Bud Ahlheim of Pulpit & Pen fills us in on what the problem is. Hint: Brian Houston and the false prosperity gospel coming from Hillsong. Bud offers many examples of why churches should reconsider using this popular group’s music during worship. Words matter, as you will see:
Brian Houston’s autobiographical fodder entitled Live Love Lead, published in 2015 by Faith Words, an indicia of Hatchette Book Group Inc (It certainly is a “hatchet” job on truth!), is hyped to be “a transformative approach to life” that will “help you navigate a faith path that is all your own.” By implementing “his own life-tested experiences and the powerful biblical truths he’s learned,” you too may harness techniques that will “enable you to live fully, love completely, and lead boldly – the hallmarks of Jesus’ time on earth.”
Among the many endorsements plastered prior to the book’s preface and emblazoned upon the back cover, there should be one sufficient enough to warn off the discerning. Rick Warren, the false teacher of the Southern Baptist Convention and wanna-be pope of unbiblical ecumenism, wrote, “This is a remarkable book by a remarkable man. You will love his transparency and passion!”
Really? His transparency? Our friends down under seem to have been giving Houston quite a bit of a row over the issue of his “transparency.” According to The Sydney Morning Herald, Hillsong seems to be quite the opaque “money making machine.”
“While Hillsong’s charismatic leader Brian Houston presides over a glitzy religious empire, he has not only had to face a Royal Commission grilling, but questions over theology, money and his church’s treatment of homosexuals.”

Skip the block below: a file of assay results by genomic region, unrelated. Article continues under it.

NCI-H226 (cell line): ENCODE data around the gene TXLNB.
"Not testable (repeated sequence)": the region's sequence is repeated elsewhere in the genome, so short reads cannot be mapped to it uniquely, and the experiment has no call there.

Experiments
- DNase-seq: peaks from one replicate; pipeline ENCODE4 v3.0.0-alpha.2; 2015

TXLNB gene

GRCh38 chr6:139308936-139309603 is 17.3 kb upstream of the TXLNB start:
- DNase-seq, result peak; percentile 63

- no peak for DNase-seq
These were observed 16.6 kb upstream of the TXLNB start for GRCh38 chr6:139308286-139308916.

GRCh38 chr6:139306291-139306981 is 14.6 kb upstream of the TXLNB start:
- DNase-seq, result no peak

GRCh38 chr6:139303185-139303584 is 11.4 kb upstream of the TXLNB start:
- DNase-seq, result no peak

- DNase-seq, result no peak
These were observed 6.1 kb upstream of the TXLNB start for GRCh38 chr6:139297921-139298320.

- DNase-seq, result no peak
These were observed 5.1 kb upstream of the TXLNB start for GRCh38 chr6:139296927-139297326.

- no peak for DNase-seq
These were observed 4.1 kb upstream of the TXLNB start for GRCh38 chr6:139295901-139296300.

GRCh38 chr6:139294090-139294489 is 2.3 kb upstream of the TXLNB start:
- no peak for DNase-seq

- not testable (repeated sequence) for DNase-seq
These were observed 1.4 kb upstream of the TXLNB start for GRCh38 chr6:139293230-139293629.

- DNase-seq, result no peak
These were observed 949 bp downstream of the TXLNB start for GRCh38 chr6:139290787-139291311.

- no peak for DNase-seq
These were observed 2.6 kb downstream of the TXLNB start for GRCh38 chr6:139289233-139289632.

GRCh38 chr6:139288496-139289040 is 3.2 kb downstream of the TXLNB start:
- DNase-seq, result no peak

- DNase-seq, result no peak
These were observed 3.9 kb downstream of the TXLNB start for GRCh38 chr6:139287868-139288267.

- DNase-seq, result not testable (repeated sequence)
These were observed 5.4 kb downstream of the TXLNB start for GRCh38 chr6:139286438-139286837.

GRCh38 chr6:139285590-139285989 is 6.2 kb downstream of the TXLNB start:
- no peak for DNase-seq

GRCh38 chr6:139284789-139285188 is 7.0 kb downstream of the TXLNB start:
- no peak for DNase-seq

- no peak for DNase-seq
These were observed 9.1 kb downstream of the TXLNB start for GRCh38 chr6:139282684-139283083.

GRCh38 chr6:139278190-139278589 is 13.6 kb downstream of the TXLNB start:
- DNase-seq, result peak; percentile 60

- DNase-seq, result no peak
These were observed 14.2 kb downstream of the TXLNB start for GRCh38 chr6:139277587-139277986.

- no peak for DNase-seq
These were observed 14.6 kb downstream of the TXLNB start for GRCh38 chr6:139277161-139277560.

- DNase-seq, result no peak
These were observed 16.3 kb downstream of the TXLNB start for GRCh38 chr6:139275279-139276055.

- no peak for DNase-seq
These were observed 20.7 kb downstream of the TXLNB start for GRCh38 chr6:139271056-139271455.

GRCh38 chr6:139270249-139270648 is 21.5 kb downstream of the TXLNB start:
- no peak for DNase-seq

That Hillsong is an empire is unquestioned. It is estimated that the “church” rakes in over $100 million annually from its growing international and media (read: music) operations. Called by the article “the reigning couple of Australian Pentecostalism,” Houston and wife Bobbie “pulled in tax-free revenues of nearly $80 million in Australia” in 2014. The three adult children of the couple are also among the upper leadership of the organization.
The empire includes “church plants” on four continents in 15 countries with a radio and television outreach that stretches into 160 nations around the globe. That “narrow path” warned about in Scripture seems to have been surreptitiously widened for Hillsong and its ilk.
The notion is that God is blessing Hillsong is as equally erroneous as its claim of transparency. That God is merely blessing the obedience of Houston is unfounded when casting a discerning eye at the theology upon which this empire is built. It is nothing short of a word of faith, prosperity gospel heresy, substantially driven by a finely tuned marketing campaign of contemporary “Christian” music blasted at undiscerning multitudes via Hillsong Music.
For those of us in America, accustomed as we are to expecting the typical prosperity gospel heretic to be bedecked in the accouterments of gaudy wardrobes and bouffant hairstyles, slathered heavily with thick lashed makeup and insincere glimmering grins, the Hillsong Houston duo betray this stereotype. Continue reading